Meanwhile, a new paper on my game modeling language Ceptre (a fundamental piece of my thesis) has been accepted to AIIDE 2015! Here's a recent draft.

In the next few weeks, I'm going to try to get Ceptre into shape with enough documentation that brave-enough souls can experiment on their own. Meanwhile, the GitHub repo is available, and I'm happy to assist anyone who's interested in playing with what's there.

Tuesday, May 5, 2015

Linear logic proof sets as split-screen hypertext

There is often some confusion when I discuss using linear logic to capture narrative structure. There are two interesting kinds of branching in linear logic, but we usually only talking about branching structure in narrative if it's interactive narrative, i.e. if the branches represent choices or alternatives between outcomes in a story scene. But there is also branching structure in many non-participatory narratives: there is a causal order of events, which is usually not a strictly total ordering. For example, scenes with different sets of characters, whose proceedings don't depend on one another's outcome, may be told in arbitrary order and still be coherent (though of course coherence isn't necessarily a narrative's goal, or its only goal).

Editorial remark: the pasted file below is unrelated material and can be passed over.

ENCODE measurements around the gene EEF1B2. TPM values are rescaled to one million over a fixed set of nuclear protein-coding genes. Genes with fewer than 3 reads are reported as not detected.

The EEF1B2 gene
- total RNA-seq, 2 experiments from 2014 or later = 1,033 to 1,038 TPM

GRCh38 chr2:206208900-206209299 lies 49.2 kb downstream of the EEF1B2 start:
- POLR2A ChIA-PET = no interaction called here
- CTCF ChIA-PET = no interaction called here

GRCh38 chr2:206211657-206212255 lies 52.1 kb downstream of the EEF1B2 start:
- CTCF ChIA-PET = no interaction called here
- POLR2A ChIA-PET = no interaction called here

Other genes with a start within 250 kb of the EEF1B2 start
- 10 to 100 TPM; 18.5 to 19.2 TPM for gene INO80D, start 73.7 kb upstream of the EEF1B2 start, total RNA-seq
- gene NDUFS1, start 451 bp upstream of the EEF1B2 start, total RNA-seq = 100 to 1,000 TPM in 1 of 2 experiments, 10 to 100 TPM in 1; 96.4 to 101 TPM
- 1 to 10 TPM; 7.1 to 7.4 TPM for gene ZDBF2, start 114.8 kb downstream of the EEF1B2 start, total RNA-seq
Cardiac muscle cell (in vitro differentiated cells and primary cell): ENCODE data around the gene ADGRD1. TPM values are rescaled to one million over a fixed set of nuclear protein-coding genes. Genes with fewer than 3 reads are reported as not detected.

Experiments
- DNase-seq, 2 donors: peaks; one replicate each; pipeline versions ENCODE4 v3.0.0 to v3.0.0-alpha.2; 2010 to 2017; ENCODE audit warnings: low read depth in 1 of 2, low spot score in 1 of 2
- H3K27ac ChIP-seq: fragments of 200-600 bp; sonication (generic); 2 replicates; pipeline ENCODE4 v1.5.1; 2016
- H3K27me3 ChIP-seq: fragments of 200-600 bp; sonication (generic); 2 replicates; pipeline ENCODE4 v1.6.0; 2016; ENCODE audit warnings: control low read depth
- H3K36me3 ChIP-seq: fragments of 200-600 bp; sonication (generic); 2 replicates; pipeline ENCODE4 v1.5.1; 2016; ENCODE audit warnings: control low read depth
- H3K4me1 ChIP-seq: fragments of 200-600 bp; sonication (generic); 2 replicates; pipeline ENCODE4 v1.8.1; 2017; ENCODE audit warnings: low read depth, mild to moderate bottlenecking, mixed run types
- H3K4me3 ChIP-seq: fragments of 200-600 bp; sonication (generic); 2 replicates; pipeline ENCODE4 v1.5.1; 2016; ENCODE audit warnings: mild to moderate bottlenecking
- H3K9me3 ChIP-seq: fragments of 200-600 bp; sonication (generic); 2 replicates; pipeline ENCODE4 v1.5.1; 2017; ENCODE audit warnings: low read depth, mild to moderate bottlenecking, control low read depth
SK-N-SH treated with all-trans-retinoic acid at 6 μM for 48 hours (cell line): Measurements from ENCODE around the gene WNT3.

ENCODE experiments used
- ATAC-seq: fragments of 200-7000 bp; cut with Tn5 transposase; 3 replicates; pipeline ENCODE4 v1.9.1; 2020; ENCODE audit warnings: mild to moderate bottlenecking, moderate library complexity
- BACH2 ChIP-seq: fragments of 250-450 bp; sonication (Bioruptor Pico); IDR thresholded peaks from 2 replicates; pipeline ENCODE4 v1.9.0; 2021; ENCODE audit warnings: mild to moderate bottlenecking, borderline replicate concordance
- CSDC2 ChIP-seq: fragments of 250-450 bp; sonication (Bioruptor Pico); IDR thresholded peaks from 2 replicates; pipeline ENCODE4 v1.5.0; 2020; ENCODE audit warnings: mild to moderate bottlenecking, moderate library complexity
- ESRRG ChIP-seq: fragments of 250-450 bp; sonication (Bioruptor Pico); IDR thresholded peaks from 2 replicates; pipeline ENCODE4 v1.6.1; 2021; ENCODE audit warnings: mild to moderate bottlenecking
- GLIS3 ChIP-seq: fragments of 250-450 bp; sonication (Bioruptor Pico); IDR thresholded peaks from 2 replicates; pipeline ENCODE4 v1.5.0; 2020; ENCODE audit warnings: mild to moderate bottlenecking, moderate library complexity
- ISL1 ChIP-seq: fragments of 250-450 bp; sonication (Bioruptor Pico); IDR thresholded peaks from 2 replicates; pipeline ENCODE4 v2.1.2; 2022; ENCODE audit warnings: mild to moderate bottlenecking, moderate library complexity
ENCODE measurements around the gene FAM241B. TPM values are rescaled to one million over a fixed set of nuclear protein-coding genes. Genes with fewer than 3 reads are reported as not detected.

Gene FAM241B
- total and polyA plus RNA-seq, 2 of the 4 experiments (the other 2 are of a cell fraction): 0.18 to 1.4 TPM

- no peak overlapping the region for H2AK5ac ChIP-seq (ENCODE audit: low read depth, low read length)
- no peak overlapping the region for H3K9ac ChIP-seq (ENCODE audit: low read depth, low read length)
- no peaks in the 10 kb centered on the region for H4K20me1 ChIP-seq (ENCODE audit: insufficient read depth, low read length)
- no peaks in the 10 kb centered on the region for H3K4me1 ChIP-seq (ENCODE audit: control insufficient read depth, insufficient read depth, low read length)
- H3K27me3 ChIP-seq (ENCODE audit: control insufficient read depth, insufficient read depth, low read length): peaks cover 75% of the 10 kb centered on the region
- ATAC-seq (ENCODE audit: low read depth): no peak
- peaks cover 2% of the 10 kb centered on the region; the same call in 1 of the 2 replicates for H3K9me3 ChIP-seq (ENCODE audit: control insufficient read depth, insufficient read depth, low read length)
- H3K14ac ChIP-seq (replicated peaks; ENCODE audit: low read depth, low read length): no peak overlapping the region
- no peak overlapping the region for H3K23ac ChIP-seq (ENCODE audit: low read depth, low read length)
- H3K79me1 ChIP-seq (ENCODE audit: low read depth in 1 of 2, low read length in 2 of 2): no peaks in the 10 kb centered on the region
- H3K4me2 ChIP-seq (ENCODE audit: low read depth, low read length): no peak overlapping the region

The latter kind of branching can be thought of as spatial branching (for a sufficiently metaphorical notion of space), in the sense that different components of the narrative universe can evolve independently, then join together when they need to interact.

Spatial branching contrasts with temporal branching, which is the sort you get from hypertext and other narrative forms typically described as "branching." Choices are made, which determines one linear path through the narrative. Typically the experience of traversing such a path is oblivious to the alternative paths, just as real temporal experiences are oblivious to timelines in which we'd made different choices -- although a great deal of hypertext is designed with the intent of multiple traversals, which imparts a sort of metaexperience evocative of time travel.

In standard logical terms, spatial branching is conjunctive while temporal branching is disjunctive. Multiple independent events can happen "at once" -- "Lola asks her father for money and Manni asks his friend for money" -- but only one event from a set of alternatives can apply to a given piece of narrative state: "Lola dodges the dog on the stairs or she trips on the dog and injures her leg."